I’ve been ill. Nothing major, just a small virus that made me ache all over and feel like some of the seaweed on Weymouth beach. I’m better now, but I think I’ll probably have to lie down after writing this post – and it all seems so pathetic. I’m usually so full of energy that any difference feels newsworthy; it isn’t, of course, so I’ll stop writing about it.
The nursing home visit on Monday was much as expected – sad, really. One gentleman got quite a bit out of it, I think, and they nearly all joined in singing Waltzing Matilda, but it’s so difficult to do when there’s almost no response.
But the next day I was off to Dorset! – pausing only to reverse into a stationary vehicle parked in a dangerous position along the road where I live. I’m not trying to shift the blame; it was my own stupid fault, and not a good start to the journey, which was otherwise fine. Weymouth was just like the seasides I remember from childhood, and the guest house was fine (except for the man snoring in the next room), and the workshops all went well. It was a shame that only small numbers of young people came, but that’s often the case with this age group, and I have to say that if I lived by the sea, and it was the first really sunny day of the holidays, and I could choose between the beach and a writing workshop… well, there would be sand between my toes. Or pebbles, in the case of Lyme Regis. Big, uncomfortable pebbles that are really unpleasant to walk on. All but one of the young people who took part in the workshops came along to the final slam, and took part, despite their anxieties, and all said that they had enjoyed it and got a lot out of it, so – mission accomplished, I guess. And I had an afternoon on the beach, and swam in the sea – admittedly with my knees touching the seabed because it’s so shallow in Weymouth. A true front crawl.
I sometimes join in and write a poem as part of the workshops I run, and, inspired by a huge man on Weymouth beach who was followed by a tiny Yorkshire terrier, I wrote this while we were in Swanage:
You see it all down here.
Two fat ladies, walking hand in hand.
A swaggering man, with a tiny dog.
A young couple lost in a fog of love.
A plastic shovel handle, sticking out of the sand,
Abandoned by a toddler, and tearfully missed.
Four young men, snoring; pissed.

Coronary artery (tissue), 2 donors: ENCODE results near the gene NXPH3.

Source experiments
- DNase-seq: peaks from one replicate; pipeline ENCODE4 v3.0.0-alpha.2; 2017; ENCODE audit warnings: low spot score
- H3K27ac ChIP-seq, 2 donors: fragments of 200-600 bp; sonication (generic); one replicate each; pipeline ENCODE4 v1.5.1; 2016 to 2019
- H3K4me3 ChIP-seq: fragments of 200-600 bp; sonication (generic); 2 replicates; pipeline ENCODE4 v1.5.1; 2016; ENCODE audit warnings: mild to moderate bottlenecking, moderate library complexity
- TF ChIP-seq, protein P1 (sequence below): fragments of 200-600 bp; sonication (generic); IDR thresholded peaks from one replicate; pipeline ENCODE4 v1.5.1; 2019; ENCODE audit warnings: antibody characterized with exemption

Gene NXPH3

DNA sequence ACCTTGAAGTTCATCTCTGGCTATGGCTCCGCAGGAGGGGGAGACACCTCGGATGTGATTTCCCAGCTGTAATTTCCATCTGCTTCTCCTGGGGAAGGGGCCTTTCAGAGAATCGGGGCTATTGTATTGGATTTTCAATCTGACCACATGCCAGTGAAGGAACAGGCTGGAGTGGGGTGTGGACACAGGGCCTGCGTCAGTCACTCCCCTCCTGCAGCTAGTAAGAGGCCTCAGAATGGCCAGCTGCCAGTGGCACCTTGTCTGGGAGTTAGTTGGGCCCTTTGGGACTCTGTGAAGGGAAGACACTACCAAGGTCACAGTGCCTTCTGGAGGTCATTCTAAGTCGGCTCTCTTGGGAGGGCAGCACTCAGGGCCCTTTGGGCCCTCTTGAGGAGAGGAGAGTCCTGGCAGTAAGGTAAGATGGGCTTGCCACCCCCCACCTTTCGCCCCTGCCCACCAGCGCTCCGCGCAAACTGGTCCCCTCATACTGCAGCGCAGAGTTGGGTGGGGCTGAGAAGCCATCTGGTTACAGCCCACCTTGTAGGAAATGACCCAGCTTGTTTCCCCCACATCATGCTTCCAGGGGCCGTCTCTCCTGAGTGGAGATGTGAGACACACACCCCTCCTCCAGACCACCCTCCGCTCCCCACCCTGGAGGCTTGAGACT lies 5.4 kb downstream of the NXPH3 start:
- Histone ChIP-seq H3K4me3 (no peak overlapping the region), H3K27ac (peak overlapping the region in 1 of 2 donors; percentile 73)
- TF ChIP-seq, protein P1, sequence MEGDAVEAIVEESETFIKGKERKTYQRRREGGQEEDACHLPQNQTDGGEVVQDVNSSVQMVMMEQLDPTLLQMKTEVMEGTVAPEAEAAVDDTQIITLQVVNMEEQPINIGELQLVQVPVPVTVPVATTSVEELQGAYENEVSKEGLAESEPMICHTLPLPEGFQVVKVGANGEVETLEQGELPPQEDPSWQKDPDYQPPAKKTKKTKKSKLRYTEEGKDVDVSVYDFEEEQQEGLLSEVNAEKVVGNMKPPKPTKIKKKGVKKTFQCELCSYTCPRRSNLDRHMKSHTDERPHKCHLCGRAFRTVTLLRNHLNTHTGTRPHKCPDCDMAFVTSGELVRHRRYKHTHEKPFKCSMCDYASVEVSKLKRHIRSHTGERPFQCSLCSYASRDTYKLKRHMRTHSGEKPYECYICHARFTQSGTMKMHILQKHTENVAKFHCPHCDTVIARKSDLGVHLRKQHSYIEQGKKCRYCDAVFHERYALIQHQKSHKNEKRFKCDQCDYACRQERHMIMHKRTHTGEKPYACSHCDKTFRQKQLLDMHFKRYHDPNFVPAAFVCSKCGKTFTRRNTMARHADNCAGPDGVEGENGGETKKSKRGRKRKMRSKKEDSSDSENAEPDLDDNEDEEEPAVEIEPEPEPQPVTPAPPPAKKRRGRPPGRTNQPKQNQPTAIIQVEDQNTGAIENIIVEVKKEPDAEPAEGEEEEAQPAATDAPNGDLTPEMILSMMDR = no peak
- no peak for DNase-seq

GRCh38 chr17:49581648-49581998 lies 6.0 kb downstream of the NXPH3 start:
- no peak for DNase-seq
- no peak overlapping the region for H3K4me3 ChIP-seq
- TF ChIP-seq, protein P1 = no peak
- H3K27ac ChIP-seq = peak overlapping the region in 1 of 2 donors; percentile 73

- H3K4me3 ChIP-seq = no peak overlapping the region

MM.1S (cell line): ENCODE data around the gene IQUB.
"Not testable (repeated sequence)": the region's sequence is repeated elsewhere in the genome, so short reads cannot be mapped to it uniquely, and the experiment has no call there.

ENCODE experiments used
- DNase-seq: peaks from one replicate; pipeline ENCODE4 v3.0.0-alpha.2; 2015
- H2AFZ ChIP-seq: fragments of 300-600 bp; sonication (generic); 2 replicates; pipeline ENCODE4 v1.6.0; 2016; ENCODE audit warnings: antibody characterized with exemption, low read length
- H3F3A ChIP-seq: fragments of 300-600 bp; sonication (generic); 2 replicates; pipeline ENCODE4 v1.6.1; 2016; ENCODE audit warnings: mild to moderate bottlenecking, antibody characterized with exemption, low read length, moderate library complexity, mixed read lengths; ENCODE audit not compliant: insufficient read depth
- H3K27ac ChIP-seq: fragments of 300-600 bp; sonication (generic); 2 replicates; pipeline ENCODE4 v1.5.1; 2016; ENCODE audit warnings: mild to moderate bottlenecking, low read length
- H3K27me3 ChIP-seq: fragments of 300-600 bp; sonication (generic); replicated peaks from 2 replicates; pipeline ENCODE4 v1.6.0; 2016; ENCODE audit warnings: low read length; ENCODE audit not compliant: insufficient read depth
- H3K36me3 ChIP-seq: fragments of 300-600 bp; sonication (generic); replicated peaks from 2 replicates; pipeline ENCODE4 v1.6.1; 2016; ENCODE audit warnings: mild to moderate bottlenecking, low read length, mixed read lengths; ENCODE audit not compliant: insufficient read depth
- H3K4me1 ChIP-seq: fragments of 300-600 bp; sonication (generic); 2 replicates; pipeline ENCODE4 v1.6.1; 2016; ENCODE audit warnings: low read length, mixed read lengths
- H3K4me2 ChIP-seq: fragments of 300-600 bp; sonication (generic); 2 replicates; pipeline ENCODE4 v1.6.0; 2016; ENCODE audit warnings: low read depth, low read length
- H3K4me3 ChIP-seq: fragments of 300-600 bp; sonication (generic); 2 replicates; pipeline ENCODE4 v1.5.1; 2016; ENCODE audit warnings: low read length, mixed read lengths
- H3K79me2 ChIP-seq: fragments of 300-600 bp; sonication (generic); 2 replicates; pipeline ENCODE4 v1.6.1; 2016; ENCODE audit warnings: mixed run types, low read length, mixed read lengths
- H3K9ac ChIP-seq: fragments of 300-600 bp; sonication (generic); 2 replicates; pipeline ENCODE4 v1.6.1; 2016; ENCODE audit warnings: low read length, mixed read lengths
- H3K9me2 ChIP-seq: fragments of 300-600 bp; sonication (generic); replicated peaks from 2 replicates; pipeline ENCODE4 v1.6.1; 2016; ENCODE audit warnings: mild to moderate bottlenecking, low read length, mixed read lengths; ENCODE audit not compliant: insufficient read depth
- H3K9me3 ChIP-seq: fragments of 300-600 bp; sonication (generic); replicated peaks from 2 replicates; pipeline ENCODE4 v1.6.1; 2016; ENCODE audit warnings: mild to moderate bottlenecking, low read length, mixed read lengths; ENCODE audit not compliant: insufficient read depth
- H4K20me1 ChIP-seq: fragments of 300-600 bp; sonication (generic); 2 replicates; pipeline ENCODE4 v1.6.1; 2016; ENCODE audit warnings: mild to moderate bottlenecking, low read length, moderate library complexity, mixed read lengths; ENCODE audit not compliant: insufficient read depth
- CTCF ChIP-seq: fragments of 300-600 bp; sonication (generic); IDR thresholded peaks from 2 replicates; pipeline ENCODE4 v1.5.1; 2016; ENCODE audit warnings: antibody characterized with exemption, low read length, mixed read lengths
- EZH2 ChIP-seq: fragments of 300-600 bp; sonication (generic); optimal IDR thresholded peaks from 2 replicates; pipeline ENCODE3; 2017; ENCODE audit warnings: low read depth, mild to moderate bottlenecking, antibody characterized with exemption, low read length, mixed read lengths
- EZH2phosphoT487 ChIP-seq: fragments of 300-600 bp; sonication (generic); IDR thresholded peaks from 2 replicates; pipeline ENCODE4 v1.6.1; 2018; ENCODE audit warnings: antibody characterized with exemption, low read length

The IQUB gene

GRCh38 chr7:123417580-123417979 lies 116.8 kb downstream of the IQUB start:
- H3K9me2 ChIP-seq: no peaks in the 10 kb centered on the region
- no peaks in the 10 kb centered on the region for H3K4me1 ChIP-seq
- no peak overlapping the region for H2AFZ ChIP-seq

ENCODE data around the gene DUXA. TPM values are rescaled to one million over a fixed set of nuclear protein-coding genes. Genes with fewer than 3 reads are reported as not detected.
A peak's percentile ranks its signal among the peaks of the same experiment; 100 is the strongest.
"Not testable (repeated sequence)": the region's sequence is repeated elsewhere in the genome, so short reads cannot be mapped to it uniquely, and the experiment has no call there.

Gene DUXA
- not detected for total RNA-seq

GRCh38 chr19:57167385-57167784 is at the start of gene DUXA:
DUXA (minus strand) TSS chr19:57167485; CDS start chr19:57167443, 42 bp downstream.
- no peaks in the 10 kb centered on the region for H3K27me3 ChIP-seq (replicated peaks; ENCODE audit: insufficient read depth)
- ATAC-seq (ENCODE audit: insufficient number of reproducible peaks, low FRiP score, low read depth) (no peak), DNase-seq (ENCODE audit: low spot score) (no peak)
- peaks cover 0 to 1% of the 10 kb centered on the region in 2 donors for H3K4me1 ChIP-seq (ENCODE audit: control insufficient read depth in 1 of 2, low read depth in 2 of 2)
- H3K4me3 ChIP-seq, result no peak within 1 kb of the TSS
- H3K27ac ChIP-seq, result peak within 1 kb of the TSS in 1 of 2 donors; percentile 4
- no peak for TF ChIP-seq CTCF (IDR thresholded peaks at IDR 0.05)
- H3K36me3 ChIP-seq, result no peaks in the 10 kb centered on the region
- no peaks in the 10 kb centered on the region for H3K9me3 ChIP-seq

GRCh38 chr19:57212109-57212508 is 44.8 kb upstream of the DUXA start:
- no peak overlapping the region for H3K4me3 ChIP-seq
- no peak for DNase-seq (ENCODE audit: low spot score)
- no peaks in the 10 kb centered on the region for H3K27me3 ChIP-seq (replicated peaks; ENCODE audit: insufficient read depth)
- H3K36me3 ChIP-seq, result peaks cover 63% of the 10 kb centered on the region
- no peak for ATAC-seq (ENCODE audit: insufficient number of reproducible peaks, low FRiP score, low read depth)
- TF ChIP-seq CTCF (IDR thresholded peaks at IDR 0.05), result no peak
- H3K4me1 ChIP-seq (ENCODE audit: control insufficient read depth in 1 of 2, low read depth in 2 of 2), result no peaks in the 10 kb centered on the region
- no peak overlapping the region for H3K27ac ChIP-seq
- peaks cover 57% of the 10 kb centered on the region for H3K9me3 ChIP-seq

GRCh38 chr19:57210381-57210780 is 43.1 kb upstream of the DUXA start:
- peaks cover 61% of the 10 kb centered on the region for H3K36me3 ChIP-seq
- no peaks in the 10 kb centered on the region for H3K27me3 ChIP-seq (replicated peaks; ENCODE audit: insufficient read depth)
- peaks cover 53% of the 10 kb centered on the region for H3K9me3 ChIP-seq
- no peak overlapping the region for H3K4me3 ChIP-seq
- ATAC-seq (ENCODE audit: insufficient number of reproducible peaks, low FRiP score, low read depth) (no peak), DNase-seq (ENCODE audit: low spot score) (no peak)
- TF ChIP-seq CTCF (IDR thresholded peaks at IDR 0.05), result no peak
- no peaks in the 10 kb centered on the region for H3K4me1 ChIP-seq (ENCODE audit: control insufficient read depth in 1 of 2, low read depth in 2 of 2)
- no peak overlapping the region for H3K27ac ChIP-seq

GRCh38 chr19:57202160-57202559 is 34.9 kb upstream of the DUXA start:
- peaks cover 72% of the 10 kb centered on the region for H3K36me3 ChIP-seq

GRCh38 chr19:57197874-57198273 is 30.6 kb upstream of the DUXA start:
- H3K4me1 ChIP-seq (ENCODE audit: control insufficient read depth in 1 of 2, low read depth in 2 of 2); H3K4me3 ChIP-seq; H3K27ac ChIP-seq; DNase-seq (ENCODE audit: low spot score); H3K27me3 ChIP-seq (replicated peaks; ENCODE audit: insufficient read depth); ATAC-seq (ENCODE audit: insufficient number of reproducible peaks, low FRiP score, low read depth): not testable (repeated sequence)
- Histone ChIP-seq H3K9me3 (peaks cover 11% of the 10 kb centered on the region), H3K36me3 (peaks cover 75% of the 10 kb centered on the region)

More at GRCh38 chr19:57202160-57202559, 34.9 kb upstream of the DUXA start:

Beach-ball girls, bouncing in the breeze,
Shunning everyone with the middle-age disease.
A solitary goth, eclipsed by the sun.
Trampoline muscles, out for a run.
Disappointed surfers, with their dolphin skins,
Stranded on the shoreline, flapping their fins.
Overflowing bins, favours and sins,
Flavours and smells, tram-car bells,
Hard rock and candy floss and scattered shells…
The peace of the sea seems out of reach,
But otherwise, I guess, life’s a beach.
The overflowing bins bit is poetic licence; I’ve never seen a cleaner town than Weymouth. Good fish and chips, too.
I nearly forgot – on the Wednesday evening I drove to a pub in Worth Matravers for the Blue Suede Sporran Club. No, really. It’s a poetry evening run by Elvis McGonagall, and my friends Steve Rooney, Sara-Jane Arbury and A.F.Harrold were appearing. I don’t think that they believed me when I said I was just passing so I thought I’d drop in, and I didn’t stay long because The Illness was beginning, but it was a lovely place and great entertainment.
And the week ended with a party (much to the disgust of my son, who thinks that he should attend far more parties than I do) at the lovely house of my friends Paul and Ros, who live in Brighton. Everybody there was a poet, an artist, an actor, sculptor, singer, songwriter or something similar, but we all managed to restrain ourselves and there was very little showing off. Simon Clayton was there. If you get a chance to hear his band (The Indelicates) or see a performance of his masterpiece: The Book of Job: The Musical, then do! He is clever and funny and original, and should be famous.
Well, that’s it for this week. I’ve mentioned quite a few of my talented friends, and it has completely worn me out. How can I go back to the gym, and get on with the clearing work, and start preparing for all I have to do from September onwards, if I feel like this? Fit for nothing.